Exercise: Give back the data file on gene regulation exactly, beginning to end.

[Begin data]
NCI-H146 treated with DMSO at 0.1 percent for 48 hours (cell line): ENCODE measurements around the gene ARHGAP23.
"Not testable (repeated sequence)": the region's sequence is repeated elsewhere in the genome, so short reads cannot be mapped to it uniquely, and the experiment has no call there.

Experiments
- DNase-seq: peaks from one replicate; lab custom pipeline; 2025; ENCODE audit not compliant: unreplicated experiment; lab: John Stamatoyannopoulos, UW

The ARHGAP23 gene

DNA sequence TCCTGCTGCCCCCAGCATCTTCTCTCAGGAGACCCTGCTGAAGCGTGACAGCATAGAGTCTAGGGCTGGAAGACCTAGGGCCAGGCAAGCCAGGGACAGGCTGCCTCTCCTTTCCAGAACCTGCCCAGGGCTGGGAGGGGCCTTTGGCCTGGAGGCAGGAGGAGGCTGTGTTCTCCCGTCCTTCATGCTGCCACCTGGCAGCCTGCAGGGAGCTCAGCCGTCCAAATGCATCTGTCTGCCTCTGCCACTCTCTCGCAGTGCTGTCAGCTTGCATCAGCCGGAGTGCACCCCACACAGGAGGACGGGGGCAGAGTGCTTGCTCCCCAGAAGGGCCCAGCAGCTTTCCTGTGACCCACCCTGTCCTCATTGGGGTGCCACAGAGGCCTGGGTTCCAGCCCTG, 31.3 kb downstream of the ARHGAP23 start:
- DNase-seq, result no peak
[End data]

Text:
NCI-H146 treated with DMSO at 0.1 percent for 48 hours (cell line): ENCODE measurements around the gene ARHGAP23.
"Not testable (repeated sequence)": the region's sequence is repeated elsewhere in the genome, so short reads cannot be mapped to it uniquely, and the experiment has no call there.

Experiments
- DNase-seq: peaks from one replicate; lab custom pipeline; 2025; ENCODE audit not compliant: unreplicated experiment; lab: John Stamatoyannopoulos, UW

The ARHGAP23 gene

DNA sequence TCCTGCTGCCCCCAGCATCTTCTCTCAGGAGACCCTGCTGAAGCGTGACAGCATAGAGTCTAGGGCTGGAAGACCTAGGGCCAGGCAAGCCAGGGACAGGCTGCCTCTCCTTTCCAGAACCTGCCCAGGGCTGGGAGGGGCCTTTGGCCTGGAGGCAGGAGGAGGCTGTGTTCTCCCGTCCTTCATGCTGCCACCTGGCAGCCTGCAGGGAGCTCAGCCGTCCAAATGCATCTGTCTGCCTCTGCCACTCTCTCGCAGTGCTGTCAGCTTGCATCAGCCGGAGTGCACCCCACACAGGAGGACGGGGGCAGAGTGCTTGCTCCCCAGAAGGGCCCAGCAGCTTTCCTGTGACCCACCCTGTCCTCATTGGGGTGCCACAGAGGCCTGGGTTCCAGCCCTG, 31.3 kb downstream of the ARHGAP23 start:
- DNase-seq, result no peak